Granularity of Multiple Intelligences

(This is in response to this comment, which I originally wrote as a comment, but then I realized I needed pictures. So.)

In regards to Gardner’s “multiple intelligences” theory, I’ve always found the division lines a little ad hoc and arbitrary. I have my own personal theory that multiple intelligences are to an extent valid, but there’s a great more granularity of categories than in Gardner’s theory.

Let me give an example.

Baseball diamond

Suppose you’ve got a baseball diamond like the above. What’s the distance between second base and home base?

Pentomino puzzle

What pentomino needs to be added to make the figure above a 5×3 rectangle?

Both problems have come up in class. The first problem involves removing visual information; some students are confused by there being two triangles and one student could solve the problem only when I covered the left triangle with my hand. The second problem involves adding visual information. Both problems would be lumped into the “spatial” intelligence, yet I have students who find the first easy but not the second, and vice versa.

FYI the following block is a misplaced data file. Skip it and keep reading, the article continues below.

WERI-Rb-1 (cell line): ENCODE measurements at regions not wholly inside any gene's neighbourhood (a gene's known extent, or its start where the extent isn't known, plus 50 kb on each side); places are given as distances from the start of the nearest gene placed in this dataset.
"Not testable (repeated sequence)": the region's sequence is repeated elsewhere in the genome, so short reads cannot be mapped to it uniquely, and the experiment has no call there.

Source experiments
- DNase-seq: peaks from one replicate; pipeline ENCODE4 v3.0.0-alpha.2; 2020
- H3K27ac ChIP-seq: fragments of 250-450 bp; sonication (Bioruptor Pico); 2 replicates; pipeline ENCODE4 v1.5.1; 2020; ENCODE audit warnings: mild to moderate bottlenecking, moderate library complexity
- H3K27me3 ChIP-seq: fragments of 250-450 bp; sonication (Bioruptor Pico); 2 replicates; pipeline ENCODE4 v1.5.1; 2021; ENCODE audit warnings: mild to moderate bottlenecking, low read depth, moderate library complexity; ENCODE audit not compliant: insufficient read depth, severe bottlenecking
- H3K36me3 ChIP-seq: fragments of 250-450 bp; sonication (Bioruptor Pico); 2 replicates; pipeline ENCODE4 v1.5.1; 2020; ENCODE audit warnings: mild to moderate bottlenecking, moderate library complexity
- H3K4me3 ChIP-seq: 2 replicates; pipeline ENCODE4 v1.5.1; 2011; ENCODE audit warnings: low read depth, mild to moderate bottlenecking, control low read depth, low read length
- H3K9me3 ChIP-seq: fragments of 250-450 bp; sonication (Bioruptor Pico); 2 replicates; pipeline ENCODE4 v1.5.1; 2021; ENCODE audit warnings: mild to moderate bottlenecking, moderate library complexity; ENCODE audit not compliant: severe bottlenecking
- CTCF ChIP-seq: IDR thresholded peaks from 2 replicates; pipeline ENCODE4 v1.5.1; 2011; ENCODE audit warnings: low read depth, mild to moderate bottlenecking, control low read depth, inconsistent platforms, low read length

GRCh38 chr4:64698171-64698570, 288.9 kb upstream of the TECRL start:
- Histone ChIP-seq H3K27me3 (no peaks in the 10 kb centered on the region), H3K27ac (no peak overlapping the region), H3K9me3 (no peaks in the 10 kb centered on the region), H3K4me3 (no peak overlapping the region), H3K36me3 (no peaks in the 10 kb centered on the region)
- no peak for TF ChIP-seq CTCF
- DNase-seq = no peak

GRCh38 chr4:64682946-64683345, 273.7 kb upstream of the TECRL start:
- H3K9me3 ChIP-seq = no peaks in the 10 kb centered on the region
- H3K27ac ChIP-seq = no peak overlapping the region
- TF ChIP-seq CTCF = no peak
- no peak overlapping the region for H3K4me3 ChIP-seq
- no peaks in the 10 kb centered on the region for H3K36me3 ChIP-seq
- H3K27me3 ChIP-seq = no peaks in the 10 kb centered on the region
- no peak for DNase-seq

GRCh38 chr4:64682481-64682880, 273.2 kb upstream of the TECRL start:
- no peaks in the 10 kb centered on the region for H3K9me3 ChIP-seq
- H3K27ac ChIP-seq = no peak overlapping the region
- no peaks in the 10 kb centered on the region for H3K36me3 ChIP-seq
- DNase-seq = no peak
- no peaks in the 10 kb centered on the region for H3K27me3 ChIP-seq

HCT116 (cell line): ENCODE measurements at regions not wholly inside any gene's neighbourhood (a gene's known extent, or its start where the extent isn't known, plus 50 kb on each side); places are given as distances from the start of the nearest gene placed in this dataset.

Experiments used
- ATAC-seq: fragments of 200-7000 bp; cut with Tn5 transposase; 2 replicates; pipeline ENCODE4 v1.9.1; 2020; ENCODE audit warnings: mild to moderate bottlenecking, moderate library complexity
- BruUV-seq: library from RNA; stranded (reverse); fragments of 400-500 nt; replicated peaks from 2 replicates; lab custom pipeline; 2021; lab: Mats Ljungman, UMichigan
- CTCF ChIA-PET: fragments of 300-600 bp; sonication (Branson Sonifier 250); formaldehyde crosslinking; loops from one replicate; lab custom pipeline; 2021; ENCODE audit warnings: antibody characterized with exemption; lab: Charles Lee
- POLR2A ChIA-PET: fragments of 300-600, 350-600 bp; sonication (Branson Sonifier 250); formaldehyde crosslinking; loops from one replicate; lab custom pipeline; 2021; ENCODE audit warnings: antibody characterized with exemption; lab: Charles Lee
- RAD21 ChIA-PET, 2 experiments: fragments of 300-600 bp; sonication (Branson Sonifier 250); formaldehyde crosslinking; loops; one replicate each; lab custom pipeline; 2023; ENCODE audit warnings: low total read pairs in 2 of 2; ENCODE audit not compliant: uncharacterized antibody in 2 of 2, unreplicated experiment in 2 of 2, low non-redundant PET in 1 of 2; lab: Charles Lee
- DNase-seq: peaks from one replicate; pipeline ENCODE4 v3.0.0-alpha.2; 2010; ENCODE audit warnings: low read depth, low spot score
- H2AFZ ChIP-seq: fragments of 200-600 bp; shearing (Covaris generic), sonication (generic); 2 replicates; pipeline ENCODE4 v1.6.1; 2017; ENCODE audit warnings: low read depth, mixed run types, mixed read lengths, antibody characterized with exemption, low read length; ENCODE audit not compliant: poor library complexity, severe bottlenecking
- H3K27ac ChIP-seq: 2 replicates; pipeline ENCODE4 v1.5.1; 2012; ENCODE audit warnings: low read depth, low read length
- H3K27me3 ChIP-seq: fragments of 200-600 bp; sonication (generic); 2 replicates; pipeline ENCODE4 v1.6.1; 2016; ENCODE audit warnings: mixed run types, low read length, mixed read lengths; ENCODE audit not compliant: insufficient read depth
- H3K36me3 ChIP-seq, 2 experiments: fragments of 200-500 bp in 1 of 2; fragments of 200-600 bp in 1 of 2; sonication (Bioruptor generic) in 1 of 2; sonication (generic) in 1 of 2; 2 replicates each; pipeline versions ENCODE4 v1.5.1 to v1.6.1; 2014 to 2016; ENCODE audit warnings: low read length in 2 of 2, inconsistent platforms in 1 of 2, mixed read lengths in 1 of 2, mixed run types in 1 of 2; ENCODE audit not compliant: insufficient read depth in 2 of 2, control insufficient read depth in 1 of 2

I suspect that intelligence could be sorted into 100 or so categories, and then (sometimes overlapping) sets of intelligences could be formed into Gardner’s smaller list.

(Mind you, this is all personal theories, with no hard data whatsoever.)


2 Responses

  1. I don’t disagree with this kind of multiple intelligences. Gardner’s — especially considering the inclusion of “naturalist,” as I said in that comment — don’t actually seem to attack different ways of thinking. Thinking is just sorted into loose, general categories that might as well have been a list of different learning modalities.

    It’s like he took a list of teacher tricks and worked backwards from there.

  2. I think we’re totally in agreement then.

    So how does one make a genuinely useful list?

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